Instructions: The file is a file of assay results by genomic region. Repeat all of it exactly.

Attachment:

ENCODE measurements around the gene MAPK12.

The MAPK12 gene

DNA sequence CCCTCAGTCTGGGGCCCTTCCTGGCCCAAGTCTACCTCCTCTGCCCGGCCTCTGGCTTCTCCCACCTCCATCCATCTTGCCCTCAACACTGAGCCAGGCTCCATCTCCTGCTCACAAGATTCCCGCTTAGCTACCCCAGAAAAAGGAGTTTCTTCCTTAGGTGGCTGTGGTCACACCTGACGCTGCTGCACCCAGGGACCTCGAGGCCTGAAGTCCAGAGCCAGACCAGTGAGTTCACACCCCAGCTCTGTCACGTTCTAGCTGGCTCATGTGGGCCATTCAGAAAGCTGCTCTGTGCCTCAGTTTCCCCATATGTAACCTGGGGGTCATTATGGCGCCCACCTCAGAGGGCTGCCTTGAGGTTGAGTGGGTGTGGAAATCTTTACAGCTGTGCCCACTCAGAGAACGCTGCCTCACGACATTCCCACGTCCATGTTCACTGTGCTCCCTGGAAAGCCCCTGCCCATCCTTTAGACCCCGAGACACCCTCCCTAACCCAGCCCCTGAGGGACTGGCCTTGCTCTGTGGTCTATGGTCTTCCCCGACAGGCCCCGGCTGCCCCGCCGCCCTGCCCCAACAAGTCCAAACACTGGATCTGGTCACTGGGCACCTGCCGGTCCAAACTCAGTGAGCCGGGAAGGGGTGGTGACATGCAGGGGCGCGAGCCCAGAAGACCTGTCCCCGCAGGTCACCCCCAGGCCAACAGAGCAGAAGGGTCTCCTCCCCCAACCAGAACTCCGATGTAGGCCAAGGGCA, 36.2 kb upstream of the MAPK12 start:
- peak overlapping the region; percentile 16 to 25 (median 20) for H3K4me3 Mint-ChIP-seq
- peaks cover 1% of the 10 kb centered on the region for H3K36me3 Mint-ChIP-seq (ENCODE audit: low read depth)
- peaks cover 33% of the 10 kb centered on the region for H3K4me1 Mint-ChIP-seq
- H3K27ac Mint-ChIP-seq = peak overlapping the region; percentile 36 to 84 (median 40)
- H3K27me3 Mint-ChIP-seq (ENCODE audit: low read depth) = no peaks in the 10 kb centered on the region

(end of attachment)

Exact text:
ENCODE measurements around the gene MAPK12.

The MAPK12 gene

DNA sequence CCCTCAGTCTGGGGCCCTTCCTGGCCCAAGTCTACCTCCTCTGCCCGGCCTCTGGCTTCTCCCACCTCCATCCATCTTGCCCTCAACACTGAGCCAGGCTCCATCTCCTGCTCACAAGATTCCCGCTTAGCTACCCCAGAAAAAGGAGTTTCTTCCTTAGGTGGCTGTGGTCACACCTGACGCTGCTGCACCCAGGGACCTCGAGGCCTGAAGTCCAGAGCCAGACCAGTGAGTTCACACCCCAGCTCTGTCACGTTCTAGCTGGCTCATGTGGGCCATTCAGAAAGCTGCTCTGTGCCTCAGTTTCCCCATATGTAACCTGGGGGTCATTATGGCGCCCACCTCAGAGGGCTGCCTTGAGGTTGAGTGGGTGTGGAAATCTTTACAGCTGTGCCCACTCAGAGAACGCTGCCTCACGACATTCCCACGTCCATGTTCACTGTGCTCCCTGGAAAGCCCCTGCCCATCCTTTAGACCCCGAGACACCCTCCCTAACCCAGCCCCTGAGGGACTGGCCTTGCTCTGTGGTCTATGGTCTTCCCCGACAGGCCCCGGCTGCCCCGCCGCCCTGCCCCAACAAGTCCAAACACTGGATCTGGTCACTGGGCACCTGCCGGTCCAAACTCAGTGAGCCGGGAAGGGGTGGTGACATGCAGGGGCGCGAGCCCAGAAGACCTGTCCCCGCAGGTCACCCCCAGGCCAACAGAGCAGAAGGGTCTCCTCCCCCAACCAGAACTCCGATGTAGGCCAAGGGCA, 36.2 kb upstream of the MAPK12 start:
- peak overlapping the region; percentile 16 to 25 (median 20) for H3K4me3 Mint-ChIP-seq
- peaks cover 1% of the 10 kb centered on the region for H3K36me3 Mint-ChIP-seq (ENCODE audit: low read depth)
- peaks cover 33% of the 10 kb centered on the region for H3K4me1 Mint-ChIP-seq
- H3K27ac Mint-ChIP-seq = peak overlapping the region; percentile 36 to 84 (median 40)
- H3K27me3 Mint-ChIP-seq (ENCODE audit: low read depth) = no peaks in the 10 kb centered on the region